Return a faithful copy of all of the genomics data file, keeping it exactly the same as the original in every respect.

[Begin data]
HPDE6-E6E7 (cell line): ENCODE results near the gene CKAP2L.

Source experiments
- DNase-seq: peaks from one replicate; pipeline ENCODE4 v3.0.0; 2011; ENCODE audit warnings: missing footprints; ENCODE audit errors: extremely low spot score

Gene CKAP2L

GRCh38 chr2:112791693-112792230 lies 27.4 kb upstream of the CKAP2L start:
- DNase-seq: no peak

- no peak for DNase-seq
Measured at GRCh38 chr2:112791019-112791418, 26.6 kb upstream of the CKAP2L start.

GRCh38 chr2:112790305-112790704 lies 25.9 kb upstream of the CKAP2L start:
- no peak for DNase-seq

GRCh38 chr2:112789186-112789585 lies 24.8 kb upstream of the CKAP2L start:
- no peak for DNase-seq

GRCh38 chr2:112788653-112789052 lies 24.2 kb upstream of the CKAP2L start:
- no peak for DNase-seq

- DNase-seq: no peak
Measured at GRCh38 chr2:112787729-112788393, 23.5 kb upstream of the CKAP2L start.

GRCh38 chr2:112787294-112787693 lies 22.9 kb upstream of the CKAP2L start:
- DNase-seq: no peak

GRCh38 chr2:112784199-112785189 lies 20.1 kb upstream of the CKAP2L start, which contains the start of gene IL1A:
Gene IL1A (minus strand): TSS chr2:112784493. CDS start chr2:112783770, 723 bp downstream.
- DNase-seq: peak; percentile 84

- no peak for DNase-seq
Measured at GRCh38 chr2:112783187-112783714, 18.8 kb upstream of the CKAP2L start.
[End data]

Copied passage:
HPDE6-E6E7 (cell line): ENCODE results near the gene CKAP2L.

Source experiments
- DNase-seq: peaks from one replicate; pipeline ENCODE4 v3.0.0; 2011; ENCODE audit warnings: missing footprints; ENCODE audit errors: extremely low spot score

Gene CKAP2L

GRCh38 chr2:112791693-112792230 lies 27.4 kb upstream of the CKAP2L start:
- DNase-seq: no peak

- no peak for DNase-seq
Measured at GRCh38 chr2:112791019-112791418, 26.6 kb upstream of the CKAP2L start.

GRCh38 chr2:112790305-112790704 lies 25.9 kb upstream of the CKAP2L start:
- no peak for DNase-seq

GRCh38 chr2:112789186-112789585 lies 24.8 kb upstream of the CKAP2L start:
- no peak for DNase-seq

GRCh38 chr2:112788653-112789052 lies 24.2 kb upstream of the CKAP2L start:
- no peak for DNase-seq

- DNase-seq: no peak
Measured at GRCh38 chr2:112787729-112788393, 23.5 kb upstream of the CKAP2L start.

GRCh38 chr2:112787294-112787693 lies 22.9 kb upstream of the CKAP2L start:
- DNase-seq: no peak

GRCh38 chr2:112784199-112785189 lies 20.1 kb upstream of the CKAP2L start, which contains the start of gene IL1A:
Gene IL1A (minus strand): TSS chr2:112784493. CDS start chr2:112783770, 723 bp downstream.
- DNase-seq: peak; percentile 84

- no peak for DNase-seq
Measured at GRCh38 chr2:112783187-112783714, 18.8 kb upstream of the CKAP2L start.